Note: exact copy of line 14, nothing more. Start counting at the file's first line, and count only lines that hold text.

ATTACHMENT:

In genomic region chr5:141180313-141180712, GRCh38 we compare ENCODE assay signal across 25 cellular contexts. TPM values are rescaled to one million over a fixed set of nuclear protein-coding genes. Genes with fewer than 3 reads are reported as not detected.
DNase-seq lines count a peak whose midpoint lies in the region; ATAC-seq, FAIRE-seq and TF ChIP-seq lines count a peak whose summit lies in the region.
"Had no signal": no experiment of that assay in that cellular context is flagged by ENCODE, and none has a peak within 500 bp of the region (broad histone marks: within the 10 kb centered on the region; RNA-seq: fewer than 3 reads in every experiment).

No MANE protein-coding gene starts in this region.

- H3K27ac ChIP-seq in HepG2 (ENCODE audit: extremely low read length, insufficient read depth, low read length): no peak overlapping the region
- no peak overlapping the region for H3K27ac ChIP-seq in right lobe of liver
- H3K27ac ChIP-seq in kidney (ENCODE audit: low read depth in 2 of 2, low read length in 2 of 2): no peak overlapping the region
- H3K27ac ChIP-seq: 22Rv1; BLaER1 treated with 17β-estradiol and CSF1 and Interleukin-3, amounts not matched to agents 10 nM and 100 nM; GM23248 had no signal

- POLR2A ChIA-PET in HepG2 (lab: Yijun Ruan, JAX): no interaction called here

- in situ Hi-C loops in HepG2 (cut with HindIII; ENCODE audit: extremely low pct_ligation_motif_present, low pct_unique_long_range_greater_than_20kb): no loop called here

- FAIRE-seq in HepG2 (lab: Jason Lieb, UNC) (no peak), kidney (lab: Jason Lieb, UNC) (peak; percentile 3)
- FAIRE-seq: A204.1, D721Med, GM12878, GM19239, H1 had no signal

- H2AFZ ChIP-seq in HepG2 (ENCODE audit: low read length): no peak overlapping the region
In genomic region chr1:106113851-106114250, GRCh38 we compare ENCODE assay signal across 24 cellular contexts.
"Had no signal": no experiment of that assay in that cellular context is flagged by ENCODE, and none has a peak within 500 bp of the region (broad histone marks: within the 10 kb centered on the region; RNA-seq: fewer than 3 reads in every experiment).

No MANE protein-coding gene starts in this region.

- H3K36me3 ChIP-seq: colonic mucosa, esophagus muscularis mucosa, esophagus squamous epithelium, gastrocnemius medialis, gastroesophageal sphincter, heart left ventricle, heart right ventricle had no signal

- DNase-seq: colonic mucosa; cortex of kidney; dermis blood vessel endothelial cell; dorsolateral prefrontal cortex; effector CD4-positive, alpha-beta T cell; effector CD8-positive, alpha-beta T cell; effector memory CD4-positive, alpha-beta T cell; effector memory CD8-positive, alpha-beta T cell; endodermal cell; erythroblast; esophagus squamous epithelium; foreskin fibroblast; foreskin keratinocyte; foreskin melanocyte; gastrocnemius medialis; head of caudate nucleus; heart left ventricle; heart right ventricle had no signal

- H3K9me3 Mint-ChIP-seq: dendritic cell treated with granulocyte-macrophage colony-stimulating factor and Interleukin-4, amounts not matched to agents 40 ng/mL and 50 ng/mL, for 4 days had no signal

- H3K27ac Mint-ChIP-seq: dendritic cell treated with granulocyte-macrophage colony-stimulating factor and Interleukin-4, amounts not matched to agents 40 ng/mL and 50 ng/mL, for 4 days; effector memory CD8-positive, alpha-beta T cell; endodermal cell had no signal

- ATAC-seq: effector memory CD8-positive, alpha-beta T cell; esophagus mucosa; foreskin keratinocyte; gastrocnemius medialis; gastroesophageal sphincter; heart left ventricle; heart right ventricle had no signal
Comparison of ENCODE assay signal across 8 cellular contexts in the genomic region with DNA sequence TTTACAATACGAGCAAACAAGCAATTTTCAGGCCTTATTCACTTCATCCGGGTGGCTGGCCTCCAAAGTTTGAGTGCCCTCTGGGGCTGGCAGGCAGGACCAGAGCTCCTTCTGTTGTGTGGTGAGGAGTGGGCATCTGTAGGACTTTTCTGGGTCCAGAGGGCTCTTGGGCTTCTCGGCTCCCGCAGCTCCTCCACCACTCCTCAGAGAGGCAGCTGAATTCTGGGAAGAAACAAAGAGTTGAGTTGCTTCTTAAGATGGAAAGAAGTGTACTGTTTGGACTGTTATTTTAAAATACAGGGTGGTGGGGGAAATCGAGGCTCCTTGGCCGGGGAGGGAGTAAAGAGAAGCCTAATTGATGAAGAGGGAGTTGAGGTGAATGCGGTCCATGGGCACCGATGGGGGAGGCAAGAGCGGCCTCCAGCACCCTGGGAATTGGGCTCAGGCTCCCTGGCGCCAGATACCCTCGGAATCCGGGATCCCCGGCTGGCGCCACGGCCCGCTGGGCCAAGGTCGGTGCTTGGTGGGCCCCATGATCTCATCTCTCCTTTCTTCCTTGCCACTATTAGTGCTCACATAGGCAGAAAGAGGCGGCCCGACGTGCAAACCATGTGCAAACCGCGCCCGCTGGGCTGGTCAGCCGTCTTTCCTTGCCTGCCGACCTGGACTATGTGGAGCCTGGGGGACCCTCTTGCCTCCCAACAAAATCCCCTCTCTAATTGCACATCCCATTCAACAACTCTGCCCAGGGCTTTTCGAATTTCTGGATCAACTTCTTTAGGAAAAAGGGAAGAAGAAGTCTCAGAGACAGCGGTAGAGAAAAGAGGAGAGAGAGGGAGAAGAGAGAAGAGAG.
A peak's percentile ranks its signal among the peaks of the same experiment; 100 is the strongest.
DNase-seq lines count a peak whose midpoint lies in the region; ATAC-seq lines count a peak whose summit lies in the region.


In genomic region chr1:106113851-106114250, GRCh38 we compare ENCODE assay signal across 24 cellular contexts.